Has the City of Cape Town finally conceded defeat over its costly cycling lane project? That was the question some were asking after workmen were seen removing the lanes in Woodstock’s Albert Road.
Not according to Brett Herron, the mayoral committee member transport and urban development, who says the lanes were removed without “proper authorisation” or consultation and he wants the matter investigated.
The lanes drew flak for being a waste of money when they were introduced in 2015 because many motorists simply ignored them and parked there, while taxi drivers viewed them as their own personal express way to dodge congestion. Businesses in the area complained that the lanes had removed parking for their customers.
The City’s transport authority has already spent R300 million on non-motorised transport (NMT) projects such as cycle lanes and pavements, but critics have argued that the money should have been used to address more pressing socio-economic problems.
Mowbray cyclist Morné Adams travels to work in the city centre daily using the lanes. He said they were more “dangerous than anything else” because problems with them had gone unresolved.
“Some of the taxi drivers used this as an opportunity. The lanes are clearly demarcated and during peak-hour traffic, you would have traffic breathing down your neck, hooting and urging you to get off the road. I don’t think these lanes were properly thought through. It’s actually very discouraging to see them being removed now,” Mr Adams said.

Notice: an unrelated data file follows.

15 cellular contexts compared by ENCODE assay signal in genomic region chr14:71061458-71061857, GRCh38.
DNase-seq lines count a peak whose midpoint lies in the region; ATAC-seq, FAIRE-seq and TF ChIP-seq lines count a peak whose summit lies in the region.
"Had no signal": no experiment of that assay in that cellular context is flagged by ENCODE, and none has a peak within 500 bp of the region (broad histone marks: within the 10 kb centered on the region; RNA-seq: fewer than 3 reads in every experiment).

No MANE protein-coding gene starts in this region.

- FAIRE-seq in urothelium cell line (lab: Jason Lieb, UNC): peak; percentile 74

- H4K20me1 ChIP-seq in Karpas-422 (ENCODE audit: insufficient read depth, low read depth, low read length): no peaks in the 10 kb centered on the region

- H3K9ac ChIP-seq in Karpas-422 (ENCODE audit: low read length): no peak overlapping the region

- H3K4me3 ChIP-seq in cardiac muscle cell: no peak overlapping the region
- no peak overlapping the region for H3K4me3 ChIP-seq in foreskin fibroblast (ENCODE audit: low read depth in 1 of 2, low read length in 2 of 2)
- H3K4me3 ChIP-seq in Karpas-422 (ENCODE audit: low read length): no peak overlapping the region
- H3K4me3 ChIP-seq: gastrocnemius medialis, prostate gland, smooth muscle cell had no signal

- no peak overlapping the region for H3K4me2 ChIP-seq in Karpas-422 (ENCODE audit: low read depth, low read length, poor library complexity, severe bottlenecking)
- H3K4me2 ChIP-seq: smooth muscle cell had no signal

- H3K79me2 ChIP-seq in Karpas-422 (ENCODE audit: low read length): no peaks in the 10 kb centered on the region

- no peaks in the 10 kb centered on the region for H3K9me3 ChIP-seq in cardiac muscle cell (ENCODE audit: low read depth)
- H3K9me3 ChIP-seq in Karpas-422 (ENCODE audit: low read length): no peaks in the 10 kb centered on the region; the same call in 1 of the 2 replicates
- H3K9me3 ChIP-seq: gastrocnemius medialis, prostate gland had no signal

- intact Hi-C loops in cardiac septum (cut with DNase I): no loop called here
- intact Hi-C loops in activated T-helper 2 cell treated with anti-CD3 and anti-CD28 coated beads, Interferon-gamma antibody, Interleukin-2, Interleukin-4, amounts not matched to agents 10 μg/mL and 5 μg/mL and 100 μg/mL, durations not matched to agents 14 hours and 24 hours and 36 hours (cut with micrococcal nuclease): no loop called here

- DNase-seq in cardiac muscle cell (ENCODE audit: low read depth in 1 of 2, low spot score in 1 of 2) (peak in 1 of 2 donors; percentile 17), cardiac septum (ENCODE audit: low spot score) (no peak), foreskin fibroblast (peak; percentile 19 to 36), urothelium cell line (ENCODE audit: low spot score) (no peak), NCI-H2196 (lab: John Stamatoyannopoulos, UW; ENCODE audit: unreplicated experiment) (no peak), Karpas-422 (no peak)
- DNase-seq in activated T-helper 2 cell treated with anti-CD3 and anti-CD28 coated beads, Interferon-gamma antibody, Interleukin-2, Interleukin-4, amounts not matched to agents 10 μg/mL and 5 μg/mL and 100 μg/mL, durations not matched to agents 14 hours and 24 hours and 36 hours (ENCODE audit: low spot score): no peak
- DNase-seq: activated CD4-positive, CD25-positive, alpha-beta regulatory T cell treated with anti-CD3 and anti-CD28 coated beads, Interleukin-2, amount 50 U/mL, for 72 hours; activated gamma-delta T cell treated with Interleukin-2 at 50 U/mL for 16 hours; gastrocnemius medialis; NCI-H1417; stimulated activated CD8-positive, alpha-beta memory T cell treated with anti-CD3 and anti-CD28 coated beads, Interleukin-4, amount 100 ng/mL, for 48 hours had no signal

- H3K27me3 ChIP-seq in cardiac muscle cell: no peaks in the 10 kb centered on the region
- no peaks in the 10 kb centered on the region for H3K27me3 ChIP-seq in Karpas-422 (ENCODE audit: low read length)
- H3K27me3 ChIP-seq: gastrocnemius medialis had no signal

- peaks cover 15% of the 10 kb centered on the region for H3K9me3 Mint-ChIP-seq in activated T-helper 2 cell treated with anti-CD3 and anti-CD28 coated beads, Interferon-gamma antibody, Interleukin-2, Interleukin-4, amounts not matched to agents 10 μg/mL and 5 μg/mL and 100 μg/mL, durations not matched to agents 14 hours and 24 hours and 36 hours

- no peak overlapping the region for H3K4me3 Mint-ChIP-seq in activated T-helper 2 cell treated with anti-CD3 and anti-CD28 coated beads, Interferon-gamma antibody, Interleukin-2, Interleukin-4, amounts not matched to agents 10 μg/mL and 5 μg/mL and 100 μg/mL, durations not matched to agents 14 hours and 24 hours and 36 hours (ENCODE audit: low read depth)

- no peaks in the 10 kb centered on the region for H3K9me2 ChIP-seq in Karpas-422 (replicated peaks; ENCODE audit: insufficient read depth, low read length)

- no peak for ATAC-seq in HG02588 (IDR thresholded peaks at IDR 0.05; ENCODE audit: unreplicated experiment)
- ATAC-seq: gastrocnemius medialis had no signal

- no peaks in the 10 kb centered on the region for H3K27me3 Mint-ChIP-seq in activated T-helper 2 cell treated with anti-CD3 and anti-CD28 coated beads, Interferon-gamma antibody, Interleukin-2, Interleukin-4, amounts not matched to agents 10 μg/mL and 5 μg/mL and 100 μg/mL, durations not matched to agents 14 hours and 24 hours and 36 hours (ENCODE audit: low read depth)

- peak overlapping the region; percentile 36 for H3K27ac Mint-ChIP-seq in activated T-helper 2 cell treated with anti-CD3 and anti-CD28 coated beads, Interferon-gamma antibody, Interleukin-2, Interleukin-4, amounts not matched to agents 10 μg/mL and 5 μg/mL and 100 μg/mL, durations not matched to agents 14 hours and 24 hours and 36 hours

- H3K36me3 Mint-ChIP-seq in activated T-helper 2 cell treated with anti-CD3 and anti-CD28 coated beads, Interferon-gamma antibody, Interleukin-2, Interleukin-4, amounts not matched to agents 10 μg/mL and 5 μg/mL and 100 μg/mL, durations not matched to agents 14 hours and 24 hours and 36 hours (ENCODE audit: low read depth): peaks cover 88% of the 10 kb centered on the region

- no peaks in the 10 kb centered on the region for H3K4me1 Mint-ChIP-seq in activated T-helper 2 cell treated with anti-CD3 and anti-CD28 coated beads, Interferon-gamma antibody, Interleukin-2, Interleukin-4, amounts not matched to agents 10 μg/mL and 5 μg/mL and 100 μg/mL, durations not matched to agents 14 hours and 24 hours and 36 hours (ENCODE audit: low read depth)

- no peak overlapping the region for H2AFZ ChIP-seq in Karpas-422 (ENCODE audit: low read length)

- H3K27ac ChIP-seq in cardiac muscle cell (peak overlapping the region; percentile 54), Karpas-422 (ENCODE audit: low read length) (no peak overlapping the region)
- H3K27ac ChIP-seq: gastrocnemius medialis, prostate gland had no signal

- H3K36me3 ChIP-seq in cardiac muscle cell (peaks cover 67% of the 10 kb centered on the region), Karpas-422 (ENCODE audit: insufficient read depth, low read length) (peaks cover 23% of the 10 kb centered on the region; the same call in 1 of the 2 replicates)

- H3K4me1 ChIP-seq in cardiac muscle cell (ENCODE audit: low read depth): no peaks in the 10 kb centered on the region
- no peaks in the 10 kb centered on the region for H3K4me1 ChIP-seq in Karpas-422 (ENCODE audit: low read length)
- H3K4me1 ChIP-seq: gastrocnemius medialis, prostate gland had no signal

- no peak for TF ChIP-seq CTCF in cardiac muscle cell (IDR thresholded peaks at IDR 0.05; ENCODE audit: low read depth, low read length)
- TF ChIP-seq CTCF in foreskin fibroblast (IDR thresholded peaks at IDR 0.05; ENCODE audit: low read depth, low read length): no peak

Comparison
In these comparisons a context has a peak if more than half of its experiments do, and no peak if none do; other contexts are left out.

Other riders, he said, had questioned the City’s decision to remove the lanes, claiming it was “one big money wasting operation”.
“Money was spent, roads were closed and there was a significant amount of time and effort put into these lanes. So it does not work, what happens to all the money, time and effort now? Just another great example of how this City works for you,” he said.
Another Woodstock cyclist, Emily Dumont, said there had been too little communication between the City and cyclists about the lanes.
“The practicality of these lanes has to be questioned, because of the road culture in the country,” she said. “Many failed to understand that the lanes were strictly for cyclists and nobody else.”
She criticised the City for removing the lanes saying it might signal their intention to revive the whole scheme “building on the failures” and spend more money on a “project that has clearly failed”.
Pedal Power Association CEO, Robert Vogel, said they had learnt some time ago of plans to remove the outgoing Albert Road cycle lane, as businesses there were unhappy about losing parking space. He said the City had decided to remove the lane following a meeting with the business owners in February.
“The City said they were undertaking a project review and it seems that during this review period, the cycle lane would be removed, as per the demands made by local business owners,” he said, accusing the City of favouring motor vehicles over bicycles.
“Utility cycling should be encouraged as much as possible, and by removing a cycle lane the City is doing the opposite,” Mr Vogel said.
He said a narrower cycle lane would replace the current one to create more parking space.
“But, will a narrower cycle lane make cycling along Albert Road safer?”
Mr Herron wants an investigation into the removal of the lanes, saying there had been “breach of proper process”.
“I have asked for an investigation to ascertain why these changes have been/ are being implemented without prior consultation with me and interested and affected parties and without proper authorisation,” Mr Herron said.
He said that following complaints from cyclists, residents and businesses, he had asked the administration in the latter part of last year to investigate alternative options, but those alternatives, he said, “were not presented to me or to the local community via a public consultation process”.